Case Study: Drone Mapping for Improved Drainage

January 29, 2018

James Markotich is a third generation farmer and grows 70 ha of cane in the Green Hill area near Gordonvale. He’s using innovation funding to develop aerial mapping of his property and take the guess work out of some of his farming practices.

He hopes it will assist him with reformation of blocks to improve drainage and erosion control.

As part of Terrain’s innovation strategy, our Regional Landcare Facilitator organised an agricultural "speed dating" event in mid-2016 which helped link technical advisors with farmers who wanted to get a good idea off the ground. It included a $1000 subsidy from Terrain. Terrain is able to support this work thanks to the Australian Government's National Landcare Program.

James engaged Alistair Hart of Mangoesmapping to assist with drone mapping. James says it’s amazing too see the technology that has developed since his grandfather’s day, when the land was hand cleared.

“I wanted technology to make farming more precise, and therefore more viable for me. Everybody’s landscape and circumstances are different. I love farming, but it’s important that I adapt it to what suits me and my finances, and needs.”

Mangoesmapping use drones to acquire aerial data that can be processed and turned into useful information, such as scenic imagery, high-resolution digital aerial imagery, pest and weed monitoring, 3D terrain and surface water flow-path modelling and precision horticulture.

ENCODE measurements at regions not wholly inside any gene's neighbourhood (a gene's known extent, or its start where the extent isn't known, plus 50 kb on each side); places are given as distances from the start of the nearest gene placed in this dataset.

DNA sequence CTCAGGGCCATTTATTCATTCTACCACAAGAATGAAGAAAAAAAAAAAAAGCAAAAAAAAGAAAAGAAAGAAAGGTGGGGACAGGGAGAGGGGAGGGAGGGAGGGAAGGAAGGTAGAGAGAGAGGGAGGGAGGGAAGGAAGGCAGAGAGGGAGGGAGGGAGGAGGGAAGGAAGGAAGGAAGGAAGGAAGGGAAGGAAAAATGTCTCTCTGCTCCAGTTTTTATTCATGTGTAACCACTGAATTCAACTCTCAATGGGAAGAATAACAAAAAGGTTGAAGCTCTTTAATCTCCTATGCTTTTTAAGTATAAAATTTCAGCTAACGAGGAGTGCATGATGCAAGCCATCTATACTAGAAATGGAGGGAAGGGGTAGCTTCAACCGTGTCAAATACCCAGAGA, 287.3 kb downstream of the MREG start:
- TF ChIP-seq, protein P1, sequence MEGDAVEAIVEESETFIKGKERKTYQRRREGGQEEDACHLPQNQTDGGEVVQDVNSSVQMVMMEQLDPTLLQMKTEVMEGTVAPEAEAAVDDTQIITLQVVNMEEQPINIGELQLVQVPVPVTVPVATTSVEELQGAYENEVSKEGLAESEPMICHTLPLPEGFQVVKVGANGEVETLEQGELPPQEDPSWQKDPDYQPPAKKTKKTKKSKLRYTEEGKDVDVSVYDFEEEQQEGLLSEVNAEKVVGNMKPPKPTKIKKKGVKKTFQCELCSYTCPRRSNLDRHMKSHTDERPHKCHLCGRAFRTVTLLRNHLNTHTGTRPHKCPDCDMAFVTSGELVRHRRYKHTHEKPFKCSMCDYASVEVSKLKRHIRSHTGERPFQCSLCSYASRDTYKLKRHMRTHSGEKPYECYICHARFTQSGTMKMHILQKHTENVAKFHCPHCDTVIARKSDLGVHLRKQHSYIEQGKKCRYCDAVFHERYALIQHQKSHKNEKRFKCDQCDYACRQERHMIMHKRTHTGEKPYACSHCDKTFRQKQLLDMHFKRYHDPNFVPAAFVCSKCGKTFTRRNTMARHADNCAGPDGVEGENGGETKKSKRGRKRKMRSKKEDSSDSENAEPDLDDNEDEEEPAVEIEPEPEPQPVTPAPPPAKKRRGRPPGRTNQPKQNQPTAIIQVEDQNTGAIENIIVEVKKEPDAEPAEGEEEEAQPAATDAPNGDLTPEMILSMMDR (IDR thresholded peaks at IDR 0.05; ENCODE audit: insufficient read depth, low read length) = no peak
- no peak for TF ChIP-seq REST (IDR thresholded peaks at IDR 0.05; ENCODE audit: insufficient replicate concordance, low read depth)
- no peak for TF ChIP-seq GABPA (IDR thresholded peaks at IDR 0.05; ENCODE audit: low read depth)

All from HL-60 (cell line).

In James’s case, he wanted the data so he could get a better idea of water flows on his property. Water flow not only has an impact on erosion, but on cane yield. The current drainage lines mean that some part of his cane block receive too much water, and other parts not enough.

“From so many years on the farm you’ve got a pretty good idea of how the water flows and where heavy erosion is happening, but technology takes it to a whole new level. After the data is processed you can see the drainage flow paths to 10cm accuracy and 25cm contours. Ideally I’d like to contour fallow blocks in a way that the water gets out,” said James.

Alistair explains that this level of accuracy is gained by using drones in conjunction with RTK GNSS mapping devices.

“The spatial accuracy of the drone data is improved from 2-10 metres down to just 5cm horizontally and 10cm vertically".

“This allows us to model the shape of the land and the behaviour of storm water runoff very precisely. Having this information allows farmers to better manage their land and design interventions to maintain productivity and prevent sediment loss,” Alistair said.

As part of this project Mangoesmapping also provided James with some GIS mapping software and training, so James can get the most out of the information and improve the long term management of his property.

James said, “There’s a lot of moving parts to this kind of mapping, and the technology is expensive. I’ve got to watch every dollar, so the money from Terrain’s innovation fund was a big help.”


Aerial image of cane fields and drainage line

Aerial image of cane fields and drainage line

Digital terrain model and 25cm contours, detailing landform along the drainage line

Digital terrain model and 25cm contours, detailing landform along the drainage line

Flow path accumulation model, overlaid on digital aerial imagery

Flow path accumulation model, overlaid on digital aerial imagery